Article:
Now that you know where your free cash is going—and I hope you’ll keep the exercise of tracking your spending going for the next few weeks or until you feel you have it under control—we can work on a budget in general.
I know how some of you feel about budgets. You feel they’re like diets—too restrictive—and that having to live under the guise of one takes away your freedom and individuality.
Point taken. It is a word that feels negative. I prefer the term spending plan. I want you to look at the money coming in and going out, to break it into categories consciously so that you decide how much you’re spending on everything from food to housing. And my end goal is to make sure that at the end of all that spending, month in and month out, there is at least 10 percent set aside for you to save.
So here’s the way to go about it. First, look at how much you’re bringing in each month. This includes your take-home pay and your spouse’s or partner’s as well as any other sources of income you might have. Do you run a small business on the side? Do you have rental properties? Do you sell old books on eBay? It all goes into the soup. If it varies, come up with the average monthly income over the past year. That will let you know exactly what you’re working with.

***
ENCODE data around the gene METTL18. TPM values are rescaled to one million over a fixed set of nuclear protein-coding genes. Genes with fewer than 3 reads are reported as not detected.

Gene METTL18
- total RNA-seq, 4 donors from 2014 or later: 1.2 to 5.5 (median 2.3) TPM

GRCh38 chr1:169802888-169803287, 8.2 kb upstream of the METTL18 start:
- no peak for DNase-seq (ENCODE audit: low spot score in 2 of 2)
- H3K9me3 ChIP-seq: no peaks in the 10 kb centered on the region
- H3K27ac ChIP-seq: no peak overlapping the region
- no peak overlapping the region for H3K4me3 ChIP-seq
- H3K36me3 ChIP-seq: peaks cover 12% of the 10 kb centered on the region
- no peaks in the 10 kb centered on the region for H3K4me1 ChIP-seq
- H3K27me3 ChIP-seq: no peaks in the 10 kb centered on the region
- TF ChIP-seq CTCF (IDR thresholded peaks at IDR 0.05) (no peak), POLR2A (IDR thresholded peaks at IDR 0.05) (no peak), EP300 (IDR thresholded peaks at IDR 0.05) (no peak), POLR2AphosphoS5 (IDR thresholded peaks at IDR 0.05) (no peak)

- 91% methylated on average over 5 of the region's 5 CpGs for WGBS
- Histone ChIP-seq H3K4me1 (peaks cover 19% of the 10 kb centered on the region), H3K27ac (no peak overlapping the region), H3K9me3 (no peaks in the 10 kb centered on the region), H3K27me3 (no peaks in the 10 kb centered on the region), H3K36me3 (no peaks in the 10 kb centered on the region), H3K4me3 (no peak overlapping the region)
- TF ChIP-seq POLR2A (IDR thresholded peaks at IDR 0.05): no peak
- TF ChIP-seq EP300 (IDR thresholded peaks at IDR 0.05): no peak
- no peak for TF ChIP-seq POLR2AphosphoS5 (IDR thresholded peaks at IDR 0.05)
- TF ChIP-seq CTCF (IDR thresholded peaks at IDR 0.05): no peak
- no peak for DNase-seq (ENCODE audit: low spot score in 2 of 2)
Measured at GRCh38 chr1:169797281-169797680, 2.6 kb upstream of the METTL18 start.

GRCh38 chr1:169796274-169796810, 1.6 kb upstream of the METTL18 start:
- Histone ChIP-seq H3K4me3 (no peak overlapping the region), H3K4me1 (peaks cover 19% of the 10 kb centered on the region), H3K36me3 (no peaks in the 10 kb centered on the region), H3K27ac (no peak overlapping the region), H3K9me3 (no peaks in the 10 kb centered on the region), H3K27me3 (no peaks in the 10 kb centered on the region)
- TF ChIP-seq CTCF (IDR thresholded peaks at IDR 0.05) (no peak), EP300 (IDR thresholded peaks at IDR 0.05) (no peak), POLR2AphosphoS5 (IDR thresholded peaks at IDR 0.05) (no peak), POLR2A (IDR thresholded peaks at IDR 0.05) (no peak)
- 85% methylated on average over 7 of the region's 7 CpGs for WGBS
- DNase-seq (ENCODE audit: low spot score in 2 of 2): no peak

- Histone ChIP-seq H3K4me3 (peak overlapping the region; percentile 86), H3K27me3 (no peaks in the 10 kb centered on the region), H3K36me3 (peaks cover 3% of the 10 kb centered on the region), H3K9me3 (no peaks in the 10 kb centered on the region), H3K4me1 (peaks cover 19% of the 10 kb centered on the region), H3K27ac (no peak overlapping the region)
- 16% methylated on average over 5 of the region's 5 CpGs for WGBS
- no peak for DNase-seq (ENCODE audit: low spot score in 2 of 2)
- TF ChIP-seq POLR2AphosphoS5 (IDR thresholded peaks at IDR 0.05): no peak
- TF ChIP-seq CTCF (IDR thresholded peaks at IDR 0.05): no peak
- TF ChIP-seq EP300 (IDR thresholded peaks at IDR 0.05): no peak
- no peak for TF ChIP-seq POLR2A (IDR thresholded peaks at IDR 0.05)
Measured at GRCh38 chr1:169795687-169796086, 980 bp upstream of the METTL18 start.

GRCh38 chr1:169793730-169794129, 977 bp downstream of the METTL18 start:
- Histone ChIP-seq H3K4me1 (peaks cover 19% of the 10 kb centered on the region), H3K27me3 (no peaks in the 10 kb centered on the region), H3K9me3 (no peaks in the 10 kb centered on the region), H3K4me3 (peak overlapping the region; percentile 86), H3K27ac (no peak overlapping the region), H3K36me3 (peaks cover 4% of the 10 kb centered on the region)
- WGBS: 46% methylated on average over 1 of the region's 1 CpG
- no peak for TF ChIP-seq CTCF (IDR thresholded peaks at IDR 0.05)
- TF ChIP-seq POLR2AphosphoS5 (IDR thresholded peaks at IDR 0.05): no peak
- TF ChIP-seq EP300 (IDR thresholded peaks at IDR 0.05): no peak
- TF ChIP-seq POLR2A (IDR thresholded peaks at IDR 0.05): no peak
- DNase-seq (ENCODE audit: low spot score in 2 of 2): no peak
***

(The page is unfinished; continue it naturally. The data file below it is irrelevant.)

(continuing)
Then look at how the money is going out. Your bills for the past few months will give you a starting indication. But in general, I’d like to see a breakdown that looks something like this:
- 35% Housing: This is not just your rent or mortgage (first and second if you have both), but also the cost of insurance, taxes, utilities and maintenance (plan on 1 percent of the value of the place per year for the latter).
- 15% Transportation: Again, not just your car payment but taxis, parking, insurance and maintenance too. Also public transportation.
- 15% Other Debt Repayment: Credit card payments, student loan payments and any other debts you owe.
- 10% Long term saving: Money you put away for tomorrow – or many years from now. This includes money you funnel into emergency savings, college savings, retirement savings (including 401(k)s and other work-based plans). You can even include matching dollars if that gets you to the 10%. (Note: If you’re not sure where to put this money, this is where a financial adviser comes in very handy!)
- 25% Everything else: This is the cost of your life and it’s a good bet that most of the spending you were tracking last week goes into this category. Food, entertainment, clothes, cosmetics, travel and anything that doesn’t fit into the other categories goes here.
Once you see where your money is going, you can—and should—reallocate, particularly if it helps you get to that 10 percent saving figure. My basic rule is that you can borrow from any category to fund another except for saving. If you’re not spending the full 15 percent on transportation but want to spend a little more on housing? Fine. If you don’t have big student loans and want to spend a little more on a vacation, that’s okay too. And if you have the ability to save a little more than 10 percent at any particular time? Do it! There will be years when the responsibilities on your plate multiply. Anything extra you can do now will take the pressure off later.
Do you have a spending plan already? How is it working out for you?